• monitor fish conservation conditions;
    • testing the electrical and electronic equipment of the nautical signals;
    • control the stock of spare nautical signals;
    • triggering vessel regulation lights;
    • check cargo conditions;
    • pay crew;
    • guid crew on environmental issues;
    • fill out garbage dispatch documentation;
    • fill in deck loads and dangerous goods;
    • manure helm;
    • develop nautical signaling projects for the maritime authority;
    • write minutes of meetings;
    • submit a nautical signaling project to the maritime authority;
    • operating guidance equipment for geographic positioning;
    • inspect provision of material to contain pollutants;
    • make a poita (concrete box);
    • manning bridge;
    • fill crew roll (crew roll);
    • guide crew for emergency situations;
    • inspect deck equipment conditions;
    • position anchor for ready use;
    • classify loads;
    • issue documentation for entry, exit and stay in port;
    • lubricate deck equipment;
    • opening and closing holds (hatches);
    • instruct passengers to embark and disembark;
    • fill in deck loads and dangerous loads;
    • develop loading plan;
    • write navigation log;
    • check cargo hold conditions;
    • advise crew on unsafe conditions and acts;
    • activate machinery section, for berthing and unberthing;
    • work as a team;
    • supervise vessel conservation conditions;
    • check passenger baggage;
    • share common spaces;
    • manage onboard costing;
    • distribute tasks to garrison;
    • make decisions under unfavorable conditions;
    • inspect vessel conservation conditions;
    • check cargo securing;
    • perform maintenance of the vessel on the dock (docking);
    • train newbies;
    • work in adverse conditions;
    • determine working hours;
    • inspect repairs carried out on board;
    • planning nautical signaling services;
    • monitor seaworthiness;
    • monitor vessel draft;
    • instruct passengers on in-flight rules and regulations;
    • positioning access and safety equipment;
    • request food provisions;
    • towing vessels;
    • develop special instructions for nautical signaling;
    • operate communication equipment;
    • operate sonar;
    • analyze visibility conditions;
    • maneuver vessels;
    • serve passengers in adverse situations;
    • disclose rules and regulations;
    • complete checklist;
    • organize vessel and cargo documentation;
    • inventory materials;
    • report vessel position and estimated time of arrival;
    • supervise the distribution of nautical signaling personnel (technicians and auxiliaries);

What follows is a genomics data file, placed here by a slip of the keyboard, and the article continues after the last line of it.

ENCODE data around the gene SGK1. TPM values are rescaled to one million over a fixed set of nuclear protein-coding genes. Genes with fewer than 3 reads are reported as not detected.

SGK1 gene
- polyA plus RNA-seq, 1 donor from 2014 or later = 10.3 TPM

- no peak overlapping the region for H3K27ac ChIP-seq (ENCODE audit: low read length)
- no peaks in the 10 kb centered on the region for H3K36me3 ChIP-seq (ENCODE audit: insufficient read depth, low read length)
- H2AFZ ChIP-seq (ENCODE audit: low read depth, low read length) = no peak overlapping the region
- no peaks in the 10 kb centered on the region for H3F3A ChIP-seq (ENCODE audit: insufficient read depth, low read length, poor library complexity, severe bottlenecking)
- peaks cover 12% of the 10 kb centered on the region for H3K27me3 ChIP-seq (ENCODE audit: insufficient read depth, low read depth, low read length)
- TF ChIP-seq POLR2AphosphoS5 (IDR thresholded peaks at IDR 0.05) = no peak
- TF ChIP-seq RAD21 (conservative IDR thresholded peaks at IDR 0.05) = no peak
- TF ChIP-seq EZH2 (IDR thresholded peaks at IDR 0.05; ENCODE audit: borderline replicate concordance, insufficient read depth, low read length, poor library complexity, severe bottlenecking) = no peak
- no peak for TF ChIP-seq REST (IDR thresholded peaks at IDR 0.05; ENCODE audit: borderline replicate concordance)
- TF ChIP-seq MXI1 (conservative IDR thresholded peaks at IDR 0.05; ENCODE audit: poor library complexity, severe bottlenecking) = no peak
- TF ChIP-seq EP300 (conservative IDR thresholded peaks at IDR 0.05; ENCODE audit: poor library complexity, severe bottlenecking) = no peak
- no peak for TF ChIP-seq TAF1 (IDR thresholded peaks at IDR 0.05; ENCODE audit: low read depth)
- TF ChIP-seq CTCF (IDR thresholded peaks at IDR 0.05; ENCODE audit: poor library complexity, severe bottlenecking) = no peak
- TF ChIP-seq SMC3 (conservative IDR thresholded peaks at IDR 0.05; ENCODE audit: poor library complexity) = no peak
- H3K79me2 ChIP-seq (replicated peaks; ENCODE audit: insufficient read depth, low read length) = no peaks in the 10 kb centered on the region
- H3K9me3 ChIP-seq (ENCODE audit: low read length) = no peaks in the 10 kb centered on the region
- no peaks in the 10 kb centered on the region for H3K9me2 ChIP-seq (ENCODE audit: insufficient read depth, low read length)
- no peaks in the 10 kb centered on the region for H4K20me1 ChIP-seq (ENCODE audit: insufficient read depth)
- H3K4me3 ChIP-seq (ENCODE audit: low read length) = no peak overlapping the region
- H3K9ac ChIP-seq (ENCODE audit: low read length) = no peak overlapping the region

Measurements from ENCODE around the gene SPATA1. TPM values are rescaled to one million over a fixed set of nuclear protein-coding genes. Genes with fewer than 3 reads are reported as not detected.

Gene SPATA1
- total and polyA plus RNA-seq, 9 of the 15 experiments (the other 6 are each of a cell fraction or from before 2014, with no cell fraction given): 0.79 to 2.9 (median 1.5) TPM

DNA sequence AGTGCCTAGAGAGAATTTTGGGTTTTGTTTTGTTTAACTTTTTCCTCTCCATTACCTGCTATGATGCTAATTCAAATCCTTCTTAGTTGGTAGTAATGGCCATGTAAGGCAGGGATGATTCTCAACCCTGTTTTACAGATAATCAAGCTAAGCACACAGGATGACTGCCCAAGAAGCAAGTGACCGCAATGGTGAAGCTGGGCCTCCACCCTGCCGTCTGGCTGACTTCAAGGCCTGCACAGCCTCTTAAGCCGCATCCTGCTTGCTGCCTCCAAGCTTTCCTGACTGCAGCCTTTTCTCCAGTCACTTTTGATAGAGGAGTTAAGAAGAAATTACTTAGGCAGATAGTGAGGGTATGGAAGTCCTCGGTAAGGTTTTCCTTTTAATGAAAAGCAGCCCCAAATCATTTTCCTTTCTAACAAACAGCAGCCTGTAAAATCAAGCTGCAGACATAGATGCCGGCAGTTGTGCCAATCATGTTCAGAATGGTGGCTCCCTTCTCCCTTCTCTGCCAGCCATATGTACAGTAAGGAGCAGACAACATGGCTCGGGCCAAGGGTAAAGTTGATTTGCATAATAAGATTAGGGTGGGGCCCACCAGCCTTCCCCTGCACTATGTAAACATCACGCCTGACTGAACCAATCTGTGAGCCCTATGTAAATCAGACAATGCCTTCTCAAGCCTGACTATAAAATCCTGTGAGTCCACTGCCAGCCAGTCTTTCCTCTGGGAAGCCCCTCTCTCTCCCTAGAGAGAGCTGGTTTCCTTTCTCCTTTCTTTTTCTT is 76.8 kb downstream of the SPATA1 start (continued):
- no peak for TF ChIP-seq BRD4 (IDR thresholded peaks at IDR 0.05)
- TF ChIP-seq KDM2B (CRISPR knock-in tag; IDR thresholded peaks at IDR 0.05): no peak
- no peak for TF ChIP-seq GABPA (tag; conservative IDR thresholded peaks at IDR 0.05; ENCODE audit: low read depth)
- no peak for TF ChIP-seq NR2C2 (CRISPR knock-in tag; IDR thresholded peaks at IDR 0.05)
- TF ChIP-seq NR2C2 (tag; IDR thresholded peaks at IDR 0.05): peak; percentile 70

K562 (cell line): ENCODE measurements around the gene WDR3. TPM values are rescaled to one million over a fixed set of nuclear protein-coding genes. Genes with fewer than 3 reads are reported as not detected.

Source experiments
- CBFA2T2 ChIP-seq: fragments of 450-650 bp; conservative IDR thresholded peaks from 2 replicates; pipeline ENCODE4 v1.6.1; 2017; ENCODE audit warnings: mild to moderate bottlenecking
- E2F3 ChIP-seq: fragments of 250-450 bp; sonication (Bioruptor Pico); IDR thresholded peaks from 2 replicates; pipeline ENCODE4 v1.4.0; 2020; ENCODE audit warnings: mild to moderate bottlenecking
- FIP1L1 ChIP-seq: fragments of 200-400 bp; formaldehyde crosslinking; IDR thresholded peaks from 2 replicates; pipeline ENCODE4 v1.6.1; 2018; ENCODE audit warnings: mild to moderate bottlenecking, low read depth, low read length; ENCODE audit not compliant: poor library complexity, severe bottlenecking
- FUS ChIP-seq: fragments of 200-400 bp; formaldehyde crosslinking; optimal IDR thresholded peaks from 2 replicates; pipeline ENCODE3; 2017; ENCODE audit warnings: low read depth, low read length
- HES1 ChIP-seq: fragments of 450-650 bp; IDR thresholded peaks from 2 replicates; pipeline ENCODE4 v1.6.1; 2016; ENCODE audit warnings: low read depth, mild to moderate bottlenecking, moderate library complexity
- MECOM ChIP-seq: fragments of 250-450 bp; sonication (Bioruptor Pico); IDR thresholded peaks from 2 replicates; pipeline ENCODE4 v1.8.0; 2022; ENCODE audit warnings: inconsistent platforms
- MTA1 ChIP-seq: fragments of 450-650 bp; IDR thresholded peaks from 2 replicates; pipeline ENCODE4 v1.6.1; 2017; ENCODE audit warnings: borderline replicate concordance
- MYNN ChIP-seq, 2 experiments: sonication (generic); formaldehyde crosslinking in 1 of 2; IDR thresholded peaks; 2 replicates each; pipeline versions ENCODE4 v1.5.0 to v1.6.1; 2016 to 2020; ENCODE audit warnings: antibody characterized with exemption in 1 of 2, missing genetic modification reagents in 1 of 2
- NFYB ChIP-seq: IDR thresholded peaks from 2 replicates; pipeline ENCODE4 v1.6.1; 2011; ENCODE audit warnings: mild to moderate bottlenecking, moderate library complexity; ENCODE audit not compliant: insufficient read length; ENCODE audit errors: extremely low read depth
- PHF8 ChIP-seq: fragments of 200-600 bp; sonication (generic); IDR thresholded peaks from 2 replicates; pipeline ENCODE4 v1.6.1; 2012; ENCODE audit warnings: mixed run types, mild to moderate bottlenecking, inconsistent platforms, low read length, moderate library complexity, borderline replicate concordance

• analyze vessel traffic conditions;
    • monitor cargo arrangement;
    • buy inputs;
    • start the machinery section, for mooring and unmooring;
    • activate machinery section, for mooring and unmooring;
    • fill out crew roll (crew roll);
    • inspect conditions of working and mooring cables;
    • work in conditions of social isolation;
    • inspect firefighting and rescue equipment;
    • operate capstan and windlass;
    • show patience in carrying out activities;
    • operating fire and rescue equipment;
    • position the nautical signals;
    • fill out cargo book;
    • order fuel, lubricants and water;
    • apply warnings and other punishments;
    • check cargo lashing;
    • check cargo documentation;
    • train newbies;
    • operate loading and unloading winch;
    • inspect operational conditions of anchoring and mooring equipment;
    • request port support services;
    • identifying situations of imminent danger;
    • show self-control;
    • disclose health information;
    • monitor navigability conditions;
    • inform receiving unit about cargo characteristics;
    • work as a team;
    • perform nautical signals rotation;
    • tracing navigation route;
    • request repair services;
    • analyze wind conditions;
    • update nautical charts and publications;
    • issue vessel readiness notification;
    • operate autopilot;
    • adapt to the vessel's movement;
    • operate echo sounder (echo sounder);
    • request materials;

    Sectors that hire Small cabotage master the most in the job market

    • business management consulting activities
    • maritime support navigation
    • temporary labor lease
    • saltwater fishing
    • support activities for oil and natural gas extraction
    • professional and management development training
    • combined office and administrative support services
    • port support navigation
    • engineering services
    • maintenance and repair of other machinery and equipment for industrial uses